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Passion and Persistence: A Journey Through Capitol Waves

This week, we spoke to Joshua McGuire, Legislative Aide for the Office of Representative Tony Gonzales.

Can you tell me about your career path that you’ve taken that’s led you to where you are now?

My path to working on the Hill is probably unlike many others. I began my collegiate journey at a small private school called Southwestern Assemblies of God University (SAGU) in Waxahachie, Texas as a Secondary Education major in 2016. During my year at SAGU, and with the presidential election of that year grappling the nation, I found a passion for politics. During that time, I realized I wanted to participate in public service, and one day work on Capitol Hill. The following year I transferred to the University of North Texas, where I changed my major to Political Science, eventually graduating from the University of North Texas at Dallas with my bachelor’s degree.

During my final semester of college, I moved up to D.C. to intern for Congressman Michael Burgess of Texas in January of 2021. My first week in that office was roughly two weeks after the events of January 6th, and as the world was in the midst of the COVID-19 pandemic—so not the most ideal time to be looking to begin a career up here. After almost a year and a half of job searching, I was fortunate enough to land my first full-time staff position as Staff Assistant for Congressman Tony Gonzales of Texas’ 23rd district.

In my two years of being on the Hill as a staffer, I have held several titles outside of Staff Assistant—including Legislative Correspondent, Press Assistant, and now Legislative Aide. Each stop along the way has provided me with tools and invaluable lessons that I have used to grow my skill set in my next rung up the ladder.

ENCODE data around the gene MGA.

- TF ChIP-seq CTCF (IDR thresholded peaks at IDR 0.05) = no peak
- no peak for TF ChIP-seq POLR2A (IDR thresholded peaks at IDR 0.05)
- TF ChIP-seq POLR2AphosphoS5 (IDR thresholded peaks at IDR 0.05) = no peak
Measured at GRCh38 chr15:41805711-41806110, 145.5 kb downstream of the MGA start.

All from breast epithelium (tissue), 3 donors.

Which specific policy areas or legislative issues are you most passionate about, and how do you stay informed and engaged in those areas?

My strongest areas of interest when it comes to legislative issues are strengthening the U.S.-Israel relationship, veterans’ issues, and fiscal responsibility policy.

Although I do not handle veterans’ issues in my current office, I have a deep passion for advocating for and promoting policies that ensure our nation’s heroes are not being left behind. I believe this particular interest comes from my father, who is a United States Navy veteran that served aboard the USS Seattle in Operation Desert Storm during the Gulf War.

I try to do my best to stay engaged with what is happening in each of these respective issue areas by keeping up with various news outlets on the latest developments and meeting with key organizations that highlight areas of concern related to these issues. I also do my best to keep an eye out for legislation relating to these issue areas that have been introduced in Congress and also align with the views and priorities of Congressman Gonzales.

What advice can you give to individuals aspiring to work on Capitol Hill stand out?

Don’t give up. Whether you are trying to land your first internship, first job on the Hill as a staffer, or are already a staffer who is looking to land that next promotion—do not give up, your opportunity is out there. It may not look how you wanted it to, and it may not happen when you want it to—but it is out there waiting for you to come across it.